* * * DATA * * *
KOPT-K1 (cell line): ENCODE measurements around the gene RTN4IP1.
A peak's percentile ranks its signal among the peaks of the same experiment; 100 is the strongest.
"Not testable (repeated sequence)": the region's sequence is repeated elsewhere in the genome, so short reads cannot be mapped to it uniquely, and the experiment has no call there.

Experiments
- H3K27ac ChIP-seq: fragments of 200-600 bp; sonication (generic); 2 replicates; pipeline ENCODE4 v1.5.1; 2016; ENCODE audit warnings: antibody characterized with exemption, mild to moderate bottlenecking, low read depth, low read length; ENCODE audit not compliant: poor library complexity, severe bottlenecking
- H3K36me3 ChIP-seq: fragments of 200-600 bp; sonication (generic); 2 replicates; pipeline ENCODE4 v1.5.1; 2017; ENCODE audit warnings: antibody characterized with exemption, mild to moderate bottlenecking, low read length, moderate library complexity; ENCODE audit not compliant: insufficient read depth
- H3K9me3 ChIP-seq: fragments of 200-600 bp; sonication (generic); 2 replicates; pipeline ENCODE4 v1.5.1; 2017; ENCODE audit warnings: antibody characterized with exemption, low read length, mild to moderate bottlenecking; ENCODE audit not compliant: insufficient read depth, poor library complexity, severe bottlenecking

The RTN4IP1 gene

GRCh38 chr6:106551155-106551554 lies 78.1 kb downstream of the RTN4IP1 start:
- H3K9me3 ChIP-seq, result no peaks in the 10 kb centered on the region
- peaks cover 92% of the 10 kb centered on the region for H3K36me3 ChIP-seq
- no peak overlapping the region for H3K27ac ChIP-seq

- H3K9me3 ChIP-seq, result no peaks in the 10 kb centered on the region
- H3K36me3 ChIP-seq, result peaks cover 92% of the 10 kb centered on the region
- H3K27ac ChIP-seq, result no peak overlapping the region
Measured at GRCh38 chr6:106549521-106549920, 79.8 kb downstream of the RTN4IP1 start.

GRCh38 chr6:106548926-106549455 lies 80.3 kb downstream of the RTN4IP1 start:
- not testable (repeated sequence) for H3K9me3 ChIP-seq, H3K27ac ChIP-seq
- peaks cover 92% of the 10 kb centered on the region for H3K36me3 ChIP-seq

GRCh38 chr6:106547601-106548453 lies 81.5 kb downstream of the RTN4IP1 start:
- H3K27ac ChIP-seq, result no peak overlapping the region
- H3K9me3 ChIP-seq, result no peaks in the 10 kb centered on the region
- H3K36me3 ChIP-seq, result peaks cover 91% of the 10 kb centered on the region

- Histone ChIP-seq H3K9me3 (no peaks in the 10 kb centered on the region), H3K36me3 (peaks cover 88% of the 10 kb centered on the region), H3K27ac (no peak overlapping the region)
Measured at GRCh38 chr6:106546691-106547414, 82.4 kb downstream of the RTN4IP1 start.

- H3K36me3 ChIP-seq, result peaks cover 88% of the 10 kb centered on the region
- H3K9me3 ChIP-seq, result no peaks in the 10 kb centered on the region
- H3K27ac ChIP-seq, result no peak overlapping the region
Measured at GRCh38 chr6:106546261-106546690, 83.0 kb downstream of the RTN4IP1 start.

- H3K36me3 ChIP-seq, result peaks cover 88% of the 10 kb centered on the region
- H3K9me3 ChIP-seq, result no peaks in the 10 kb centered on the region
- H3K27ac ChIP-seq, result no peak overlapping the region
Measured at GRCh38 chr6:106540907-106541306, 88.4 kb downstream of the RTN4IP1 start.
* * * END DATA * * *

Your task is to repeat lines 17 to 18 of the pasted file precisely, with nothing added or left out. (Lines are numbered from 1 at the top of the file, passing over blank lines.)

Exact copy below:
GRCh38 chr6:106548926-106549455 lies 80.3 kb downstream of the RTN4IP1 start:
- not testable (repeated sequence) for H3K9me3 ChIP-seq, H3K27ac ChIP-seq